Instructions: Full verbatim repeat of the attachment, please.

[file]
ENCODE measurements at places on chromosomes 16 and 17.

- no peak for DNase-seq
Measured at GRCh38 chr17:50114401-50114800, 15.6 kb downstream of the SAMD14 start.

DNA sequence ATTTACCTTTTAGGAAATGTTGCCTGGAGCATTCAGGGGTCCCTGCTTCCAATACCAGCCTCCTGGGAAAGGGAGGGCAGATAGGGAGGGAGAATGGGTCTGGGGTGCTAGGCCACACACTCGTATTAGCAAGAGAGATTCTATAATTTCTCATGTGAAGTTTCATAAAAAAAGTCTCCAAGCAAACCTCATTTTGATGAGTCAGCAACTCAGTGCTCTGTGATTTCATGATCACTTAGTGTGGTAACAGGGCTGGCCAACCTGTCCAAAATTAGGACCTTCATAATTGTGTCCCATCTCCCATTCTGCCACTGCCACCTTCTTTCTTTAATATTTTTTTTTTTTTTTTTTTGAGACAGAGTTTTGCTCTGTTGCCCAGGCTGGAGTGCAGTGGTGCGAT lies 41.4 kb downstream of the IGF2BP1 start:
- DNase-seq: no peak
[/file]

ENCODE measurements at places on chromosomes 16 and 17.

- no peak for DNase-seq
Measured at GRCh38 chr17:50114401-50114800, 15.6 kb downstream of the SAMD14 start.

DNA sequence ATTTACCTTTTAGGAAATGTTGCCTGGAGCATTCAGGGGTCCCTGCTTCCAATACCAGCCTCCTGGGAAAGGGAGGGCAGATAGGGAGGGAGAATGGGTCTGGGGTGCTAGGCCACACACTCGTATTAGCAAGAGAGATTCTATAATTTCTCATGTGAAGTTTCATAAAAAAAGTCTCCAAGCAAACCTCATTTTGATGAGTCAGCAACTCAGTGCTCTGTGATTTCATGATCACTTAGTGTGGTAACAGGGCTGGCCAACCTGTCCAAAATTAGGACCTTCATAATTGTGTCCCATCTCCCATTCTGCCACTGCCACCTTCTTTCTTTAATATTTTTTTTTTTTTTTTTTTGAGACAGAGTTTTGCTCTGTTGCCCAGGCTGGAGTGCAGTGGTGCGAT lies 41.4 kb downstream of the IGF2BP1 start:
- DNase-seq: no peak